For many, today is a reminder of one of the greatest marine disasters in the Great Lakes. The sinking of the Edmund Fitzgerald.
The Fitzgerald was well on her way to Detroit, carrying a full load of 26,000 tonnes of iron ore en-route from Superior Wisconsin on November 9th. The Fitzgerald was to pass through the American Sault Locks on November 11, 1975. She never made it.
An Impressively strong storm that originated in the U.S. deep south was gaining strength as it made its way from Kansas to the Great Lakes. In Sault Ste. Marie, it was warm, about 15c with a steady warm southerly wind. The wind continued to gain through out the day.
Weather forecasters were increasingly concerned how the low pressure system was deepening and getting stronger. Packing wind gusts in excess of 60 mph , it was classified as an inland hurricane. At 5pm the National Weather Service issues a gale wind warning for Lake Superior.
The Fitzgerald, the biggest ship in the Great Lakes at 728 feet had company on Superior that day. Arthur M. Anderson, captained by Jesse Cooper, proceeded east on a similar course, separated by about 10 to 20 miles. Over the next several hours, the captain of the Fitzgerald , Ernest McSorley was in constant contact as the storm moved in creating 25 foot waves. Fitzgerald and Anderson agree to take a northern route across the lake for protection from the gale.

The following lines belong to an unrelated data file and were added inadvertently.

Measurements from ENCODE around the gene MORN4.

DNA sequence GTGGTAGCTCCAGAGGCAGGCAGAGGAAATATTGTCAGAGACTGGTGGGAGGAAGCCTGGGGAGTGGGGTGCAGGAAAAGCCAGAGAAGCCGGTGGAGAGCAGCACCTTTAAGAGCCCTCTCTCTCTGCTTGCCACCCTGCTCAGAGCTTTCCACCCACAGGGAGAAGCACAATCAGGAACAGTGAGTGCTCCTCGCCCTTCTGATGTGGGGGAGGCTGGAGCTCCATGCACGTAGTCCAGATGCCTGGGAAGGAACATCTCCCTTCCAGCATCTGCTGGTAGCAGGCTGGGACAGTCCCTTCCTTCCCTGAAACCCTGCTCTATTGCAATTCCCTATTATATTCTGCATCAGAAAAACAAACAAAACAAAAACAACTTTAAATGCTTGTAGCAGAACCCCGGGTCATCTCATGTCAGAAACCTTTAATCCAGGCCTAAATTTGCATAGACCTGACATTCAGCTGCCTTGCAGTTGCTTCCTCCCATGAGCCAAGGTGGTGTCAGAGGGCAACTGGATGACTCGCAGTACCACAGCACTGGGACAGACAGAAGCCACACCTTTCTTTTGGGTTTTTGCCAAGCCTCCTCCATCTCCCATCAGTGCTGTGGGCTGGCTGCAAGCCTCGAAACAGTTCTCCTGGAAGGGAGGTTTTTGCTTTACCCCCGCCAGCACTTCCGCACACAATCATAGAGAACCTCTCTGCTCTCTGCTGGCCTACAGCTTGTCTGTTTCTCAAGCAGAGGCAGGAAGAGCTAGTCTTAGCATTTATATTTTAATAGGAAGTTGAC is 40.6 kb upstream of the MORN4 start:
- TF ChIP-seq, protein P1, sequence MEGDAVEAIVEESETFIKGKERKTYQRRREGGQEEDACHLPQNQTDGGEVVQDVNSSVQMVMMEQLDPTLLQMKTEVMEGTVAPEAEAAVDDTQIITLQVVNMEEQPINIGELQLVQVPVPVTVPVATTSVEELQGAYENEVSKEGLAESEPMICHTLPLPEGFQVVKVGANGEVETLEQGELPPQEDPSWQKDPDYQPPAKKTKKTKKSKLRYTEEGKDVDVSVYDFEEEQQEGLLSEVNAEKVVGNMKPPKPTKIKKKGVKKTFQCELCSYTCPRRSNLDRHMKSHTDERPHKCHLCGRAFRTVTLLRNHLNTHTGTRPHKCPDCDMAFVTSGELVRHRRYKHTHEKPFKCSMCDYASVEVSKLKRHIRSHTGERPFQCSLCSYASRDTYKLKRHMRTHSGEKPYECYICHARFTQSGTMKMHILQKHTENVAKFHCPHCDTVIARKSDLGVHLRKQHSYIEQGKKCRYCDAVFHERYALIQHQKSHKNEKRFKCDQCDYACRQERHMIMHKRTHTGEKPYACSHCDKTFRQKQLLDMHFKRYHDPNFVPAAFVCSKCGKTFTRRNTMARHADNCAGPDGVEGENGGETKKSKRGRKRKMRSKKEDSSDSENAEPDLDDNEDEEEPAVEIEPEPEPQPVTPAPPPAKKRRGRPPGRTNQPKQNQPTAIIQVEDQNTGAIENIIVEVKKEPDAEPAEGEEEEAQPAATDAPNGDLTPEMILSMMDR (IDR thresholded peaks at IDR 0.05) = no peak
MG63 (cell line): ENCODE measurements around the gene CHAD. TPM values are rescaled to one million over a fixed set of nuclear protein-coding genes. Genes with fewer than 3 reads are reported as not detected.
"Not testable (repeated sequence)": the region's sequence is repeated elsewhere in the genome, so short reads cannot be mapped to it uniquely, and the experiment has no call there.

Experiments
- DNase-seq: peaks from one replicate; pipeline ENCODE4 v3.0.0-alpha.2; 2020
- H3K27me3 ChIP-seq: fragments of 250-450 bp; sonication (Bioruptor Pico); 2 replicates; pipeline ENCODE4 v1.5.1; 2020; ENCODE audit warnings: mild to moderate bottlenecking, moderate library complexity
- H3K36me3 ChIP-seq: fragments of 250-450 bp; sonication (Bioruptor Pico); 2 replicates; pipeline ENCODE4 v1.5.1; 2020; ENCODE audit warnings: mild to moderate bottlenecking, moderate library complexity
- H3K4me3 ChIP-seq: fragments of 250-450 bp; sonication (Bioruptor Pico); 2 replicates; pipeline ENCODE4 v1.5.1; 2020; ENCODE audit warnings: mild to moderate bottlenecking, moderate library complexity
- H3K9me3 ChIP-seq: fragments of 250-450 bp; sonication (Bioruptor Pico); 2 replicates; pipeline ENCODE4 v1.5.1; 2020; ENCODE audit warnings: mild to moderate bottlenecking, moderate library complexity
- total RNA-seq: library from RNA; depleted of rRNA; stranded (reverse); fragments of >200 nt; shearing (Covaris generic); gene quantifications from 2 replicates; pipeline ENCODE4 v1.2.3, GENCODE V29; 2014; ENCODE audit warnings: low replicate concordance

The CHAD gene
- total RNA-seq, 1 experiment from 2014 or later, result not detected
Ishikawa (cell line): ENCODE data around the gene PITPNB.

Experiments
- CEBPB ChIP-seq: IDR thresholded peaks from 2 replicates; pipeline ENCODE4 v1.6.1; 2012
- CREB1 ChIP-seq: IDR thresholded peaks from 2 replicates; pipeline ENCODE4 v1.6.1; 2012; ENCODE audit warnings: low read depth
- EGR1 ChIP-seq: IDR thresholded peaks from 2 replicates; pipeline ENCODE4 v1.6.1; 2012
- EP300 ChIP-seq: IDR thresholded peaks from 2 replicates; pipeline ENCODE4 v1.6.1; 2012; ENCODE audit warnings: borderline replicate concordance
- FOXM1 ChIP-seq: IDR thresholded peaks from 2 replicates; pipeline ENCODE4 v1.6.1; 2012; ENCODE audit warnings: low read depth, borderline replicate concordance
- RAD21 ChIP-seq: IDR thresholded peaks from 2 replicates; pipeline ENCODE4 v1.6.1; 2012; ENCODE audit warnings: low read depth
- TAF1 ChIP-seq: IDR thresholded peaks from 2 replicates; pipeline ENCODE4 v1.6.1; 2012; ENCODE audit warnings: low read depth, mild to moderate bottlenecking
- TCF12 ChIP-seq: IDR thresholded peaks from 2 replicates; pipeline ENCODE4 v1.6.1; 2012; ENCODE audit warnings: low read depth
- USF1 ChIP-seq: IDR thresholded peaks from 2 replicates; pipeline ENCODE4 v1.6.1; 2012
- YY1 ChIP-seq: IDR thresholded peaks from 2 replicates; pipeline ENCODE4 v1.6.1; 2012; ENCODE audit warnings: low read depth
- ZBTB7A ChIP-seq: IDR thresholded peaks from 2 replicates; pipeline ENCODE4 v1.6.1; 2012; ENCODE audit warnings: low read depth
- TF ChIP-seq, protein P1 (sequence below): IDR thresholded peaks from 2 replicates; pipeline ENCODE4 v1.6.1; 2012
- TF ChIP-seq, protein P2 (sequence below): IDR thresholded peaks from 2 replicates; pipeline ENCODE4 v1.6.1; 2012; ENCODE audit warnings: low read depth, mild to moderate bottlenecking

In the early afternoon of November 10th, Fitzgerald radios Anderson to talk weather and course changes. Capt. McSorley reports his ship is “rolling some.” Fitzgerald cuts closer to Michipicoten Island while Anderson cuts west .
At 3:30pm the Coast Guard issues directions for all ships to find safe anchorage because the Soo Locks have been closed.
Two hours later the Fitzgerald is advised by Swedish ship Avafors that the Whitefish Point beacon and light are disabled by power failure.
At 7:10pm The last contact made was to the Fitzgerald by Anderson, battling high sea and waves crashing against the ship of at least 25 feet.
at 7:15pm The Fitzgerald disappeared from Anderson radar. An hour later , the U.S. Coast Guard begins a search for the missing Fitzgerald.
According to investigators, the Fitzgerald took on too much water and with a full load of iron ore, the wrath of a Lake Superior storm was too much. Snapping the ship in two, the Fitzgerald and its entire crew of 29 men perished.
with files from mlive.com